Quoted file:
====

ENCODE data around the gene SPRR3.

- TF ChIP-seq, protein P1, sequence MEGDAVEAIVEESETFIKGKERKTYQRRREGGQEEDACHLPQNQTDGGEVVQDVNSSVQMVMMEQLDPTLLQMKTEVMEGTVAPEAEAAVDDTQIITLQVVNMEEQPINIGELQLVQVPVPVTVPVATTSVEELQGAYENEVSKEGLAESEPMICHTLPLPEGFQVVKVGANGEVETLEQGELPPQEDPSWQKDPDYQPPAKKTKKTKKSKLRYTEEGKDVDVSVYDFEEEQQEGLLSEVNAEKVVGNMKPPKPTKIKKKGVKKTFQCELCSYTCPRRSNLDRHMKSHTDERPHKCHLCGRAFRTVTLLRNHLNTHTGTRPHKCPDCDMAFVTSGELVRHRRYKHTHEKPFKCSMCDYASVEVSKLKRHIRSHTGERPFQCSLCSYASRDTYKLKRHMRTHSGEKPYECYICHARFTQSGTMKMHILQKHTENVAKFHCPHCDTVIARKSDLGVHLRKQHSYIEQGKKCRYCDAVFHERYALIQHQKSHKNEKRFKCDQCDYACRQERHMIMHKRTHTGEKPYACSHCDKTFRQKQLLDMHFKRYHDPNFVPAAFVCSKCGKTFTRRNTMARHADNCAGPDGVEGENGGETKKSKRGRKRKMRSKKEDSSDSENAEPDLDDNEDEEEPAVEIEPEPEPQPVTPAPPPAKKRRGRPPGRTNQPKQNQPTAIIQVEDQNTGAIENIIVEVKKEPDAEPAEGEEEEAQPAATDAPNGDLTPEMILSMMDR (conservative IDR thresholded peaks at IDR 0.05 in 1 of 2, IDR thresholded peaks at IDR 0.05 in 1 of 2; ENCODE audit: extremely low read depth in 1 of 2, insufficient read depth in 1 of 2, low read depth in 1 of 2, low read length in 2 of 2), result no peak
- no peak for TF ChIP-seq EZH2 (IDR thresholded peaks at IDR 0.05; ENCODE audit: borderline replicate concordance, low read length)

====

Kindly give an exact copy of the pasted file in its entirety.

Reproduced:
ENCODE data around the gene SPRR3.

- TF ChIP-seq, protein P1, sequence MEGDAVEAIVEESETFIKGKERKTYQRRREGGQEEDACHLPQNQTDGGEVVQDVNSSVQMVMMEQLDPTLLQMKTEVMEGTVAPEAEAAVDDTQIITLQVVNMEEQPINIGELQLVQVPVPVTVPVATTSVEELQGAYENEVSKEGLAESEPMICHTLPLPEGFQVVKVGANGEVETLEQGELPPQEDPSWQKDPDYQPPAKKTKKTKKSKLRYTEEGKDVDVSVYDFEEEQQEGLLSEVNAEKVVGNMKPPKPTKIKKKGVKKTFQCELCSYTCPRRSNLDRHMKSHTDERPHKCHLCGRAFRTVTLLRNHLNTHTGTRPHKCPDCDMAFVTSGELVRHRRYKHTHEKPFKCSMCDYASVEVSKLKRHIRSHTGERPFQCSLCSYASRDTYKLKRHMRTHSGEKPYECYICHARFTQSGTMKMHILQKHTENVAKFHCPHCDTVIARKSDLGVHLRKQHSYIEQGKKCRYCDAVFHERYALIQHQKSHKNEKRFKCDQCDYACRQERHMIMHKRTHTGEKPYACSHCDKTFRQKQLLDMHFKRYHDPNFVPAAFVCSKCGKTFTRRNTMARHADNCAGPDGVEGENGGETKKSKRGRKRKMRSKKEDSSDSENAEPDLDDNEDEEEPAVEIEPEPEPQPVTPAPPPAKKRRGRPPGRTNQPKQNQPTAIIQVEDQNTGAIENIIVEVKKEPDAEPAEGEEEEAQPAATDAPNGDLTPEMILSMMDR (conservative IDR thresholded peaks at IDR 0.05 in 1 of 2, IDR thresholded peaks at IDR 0.05 in 1 of 2; ENCODE audit: extremely low read depth in 1 of 2, insufficient read depth in 1 of 2, low read depth in 1 of 2, low read length in 2 of 2), result no peak
- no peak for TF ChIP-seq EZH2 (IDR thresholded peaks at IDR 0.05; ENCODE audit: borderline replicate concordance, low read length)